6. The foldable intraocular lens of claim 3, wherein at least one of the haptic thickness or the optic edge thickness along the optical axis is in the range of about 0.4 mm to about 0.5 mm.
7. The foldable intraocular lens of claim 1, wherein the boundary has a height H and the optic edge has a thickness T.
8. The foldable intraocular lens of claim 7, wherein the height H is less than the thickness T.
9. The foldable intraocular lens of claim 7, wherein the height H is greater than or approximately equal to the thickness T.
10. The foldable intraocular lens of claim 7, wherein the height H is about 0.1 mm.
11. The foldable intraocular lens of claim 7, wherein the thickness T is in the range of about 0.4 mm to about 0.5 mm.
12. The foldable intraocular lens of claim 1, wherein the distal posterior face is disposed at an angle relative to a plane perpendicular to the optical axis.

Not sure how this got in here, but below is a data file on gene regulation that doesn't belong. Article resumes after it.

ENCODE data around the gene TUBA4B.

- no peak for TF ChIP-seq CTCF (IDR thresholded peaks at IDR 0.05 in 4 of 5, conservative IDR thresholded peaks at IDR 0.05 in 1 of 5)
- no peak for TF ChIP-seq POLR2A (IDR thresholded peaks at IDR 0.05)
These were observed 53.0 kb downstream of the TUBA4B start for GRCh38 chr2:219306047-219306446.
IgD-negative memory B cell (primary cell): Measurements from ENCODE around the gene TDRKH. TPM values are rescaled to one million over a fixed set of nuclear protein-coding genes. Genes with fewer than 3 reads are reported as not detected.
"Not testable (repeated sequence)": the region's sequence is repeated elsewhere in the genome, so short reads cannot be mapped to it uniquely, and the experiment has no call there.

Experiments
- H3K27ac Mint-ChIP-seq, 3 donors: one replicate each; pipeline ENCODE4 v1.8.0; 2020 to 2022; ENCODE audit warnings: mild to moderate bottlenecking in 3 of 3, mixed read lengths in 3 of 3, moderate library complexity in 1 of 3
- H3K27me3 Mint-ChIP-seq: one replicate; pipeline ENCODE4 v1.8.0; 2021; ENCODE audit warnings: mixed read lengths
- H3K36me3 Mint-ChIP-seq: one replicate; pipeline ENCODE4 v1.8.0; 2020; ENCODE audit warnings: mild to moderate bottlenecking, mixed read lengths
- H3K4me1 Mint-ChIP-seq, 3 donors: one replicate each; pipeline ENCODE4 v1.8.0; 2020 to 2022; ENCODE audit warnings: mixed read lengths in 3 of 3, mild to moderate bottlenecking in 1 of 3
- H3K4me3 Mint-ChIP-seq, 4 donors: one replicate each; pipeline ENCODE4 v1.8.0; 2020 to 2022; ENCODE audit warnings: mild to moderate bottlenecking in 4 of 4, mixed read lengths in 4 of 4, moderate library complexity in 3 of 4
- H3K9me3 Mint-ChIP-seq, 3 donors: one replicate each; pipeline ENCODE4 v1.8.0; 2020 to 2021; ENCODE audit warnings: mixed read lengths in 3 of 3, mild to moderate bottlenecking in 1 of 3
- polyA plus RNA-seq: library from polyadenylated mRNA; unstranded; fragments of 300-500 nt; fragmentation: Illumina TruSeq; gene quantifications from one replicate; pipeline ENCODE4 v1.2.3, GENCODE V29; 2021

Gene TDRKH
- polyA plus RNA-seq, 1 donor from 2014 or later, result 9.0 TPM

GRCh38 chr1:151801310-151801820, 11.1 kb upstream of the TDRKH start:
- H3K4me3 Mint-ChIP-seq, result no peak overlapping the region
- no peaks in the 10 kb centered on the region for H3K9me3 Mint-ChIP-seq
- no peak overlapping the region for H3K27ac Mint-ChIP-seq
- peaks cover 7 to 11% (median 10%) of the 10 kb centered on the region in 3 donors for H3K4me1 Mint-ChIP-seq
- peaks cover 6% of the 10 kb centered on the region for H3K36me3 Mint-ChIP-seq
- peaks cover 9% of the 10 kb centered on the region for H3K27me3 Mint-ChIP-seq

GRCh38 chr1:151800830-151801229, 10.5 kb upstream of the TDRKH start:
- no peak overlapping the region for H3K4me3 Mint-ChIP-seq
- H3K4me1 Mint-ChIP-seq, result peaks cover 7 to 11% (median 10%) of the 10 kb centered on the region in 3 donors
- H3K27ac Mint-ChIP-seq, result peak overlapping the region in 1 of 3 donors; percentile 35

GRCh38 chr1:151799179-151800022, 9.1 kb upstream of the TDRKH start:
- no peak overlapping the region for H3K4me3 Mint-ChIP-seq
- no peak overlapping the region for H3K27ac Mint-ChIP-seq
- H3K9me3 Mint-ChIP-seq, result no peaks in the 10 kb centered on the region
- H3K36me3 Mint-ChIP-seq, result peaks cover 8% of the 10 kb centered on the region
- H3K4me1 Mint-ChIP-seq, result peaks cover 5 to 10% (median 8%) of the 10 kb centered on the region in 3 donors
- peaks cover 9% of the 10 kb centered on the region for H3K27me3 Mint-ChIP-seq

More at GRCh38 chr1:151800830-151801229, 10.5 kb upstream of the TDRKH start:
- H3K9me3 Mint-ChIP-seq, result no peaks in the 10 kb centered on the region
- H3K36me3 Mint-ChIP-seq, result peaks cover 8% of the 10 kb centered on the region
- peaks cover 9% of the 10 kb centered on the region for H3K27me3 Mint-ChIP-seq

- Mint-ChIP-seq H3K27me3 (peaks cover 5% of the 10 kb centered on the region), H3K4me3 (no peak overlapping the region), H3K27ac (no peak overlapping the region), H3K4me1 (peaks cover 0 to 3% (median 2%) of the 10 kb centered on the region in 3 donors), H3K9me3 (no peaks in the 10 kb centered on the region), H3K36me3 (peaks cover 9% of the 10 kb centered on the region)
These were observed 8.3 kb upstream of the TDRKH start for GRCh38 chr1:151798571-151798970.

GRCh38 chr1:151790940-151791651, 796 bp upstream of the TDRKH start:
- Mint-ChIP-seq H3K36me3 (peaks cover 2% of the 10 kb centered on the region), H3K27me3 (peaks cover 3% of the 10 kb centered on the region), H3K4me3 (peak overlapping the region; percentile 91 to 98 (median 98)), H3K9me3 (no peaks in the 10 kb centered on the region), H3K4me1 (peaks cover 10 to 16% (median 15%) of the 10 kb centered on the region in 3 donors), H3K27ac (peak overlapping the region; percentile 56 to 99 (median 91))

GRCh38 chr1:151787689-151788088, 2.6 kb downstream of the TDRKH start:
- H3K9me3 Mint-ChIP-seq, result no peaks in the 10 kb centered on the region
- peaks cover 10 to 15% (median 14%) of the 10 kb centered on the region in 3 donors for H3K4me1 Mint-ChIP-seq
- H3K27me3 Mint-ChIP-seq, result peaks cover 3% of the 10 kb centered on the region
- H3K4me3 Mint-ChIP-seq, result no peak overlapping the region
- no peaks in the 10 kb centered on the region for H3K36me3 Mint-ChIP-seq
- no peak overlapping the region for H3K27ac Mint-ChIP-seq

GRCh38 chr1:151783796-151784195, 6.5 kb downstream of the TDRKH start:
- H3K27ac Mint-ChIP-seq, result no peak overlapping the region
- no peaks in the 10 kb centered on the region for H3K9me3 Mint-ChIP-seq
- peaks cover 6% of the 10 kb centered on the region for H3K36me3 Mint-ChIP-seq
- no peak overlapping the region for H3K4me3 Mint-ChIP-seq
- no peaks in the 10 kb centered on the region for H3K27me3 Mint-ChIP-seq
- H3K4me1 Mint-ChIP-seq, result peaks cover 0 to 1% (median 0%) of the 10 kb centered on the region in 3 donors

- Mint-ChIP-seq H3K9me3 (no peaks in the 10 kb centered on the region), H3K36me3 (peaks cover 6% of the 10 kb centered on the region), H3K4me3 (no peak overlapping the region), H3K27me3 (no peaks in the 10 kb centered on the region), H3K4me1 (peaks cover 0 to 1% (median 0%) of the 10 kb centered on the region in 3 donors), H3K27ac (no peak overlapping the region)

13. The foldable intraocular lens of claim 12, wherein the angle is in the range of at least about 2 degrees to at about 12 degrees or greater.
14. The foldable intraocular lens of claim 1, wherein at least a portion of the peripheral face is disposed at an angle relative to a plane perpendicular to the optical axis.
15. The foldable intraocular lens of claim 14, wherein, the angle being in the range of about 5 degrees to at least about 50 degrees.
16. The foldable intraocular lens of claim 14, wherein, the angle being in the range of about 15 degrees to about 35 degrees.
17. The foldable intraocular lens of claim 1, wherein at least a portion of the boundary forms a substantially straight line.
18. The foldable intraocular lens of claim 1, wherein the boundary has a height that is in the range of about 0.05 mm or less to about 1 mm or more.
19. The foldable intraocular lens of claim 1, wherein the boundary has a height that is in the range of about 0.05 mm to at least about 0.2 mm.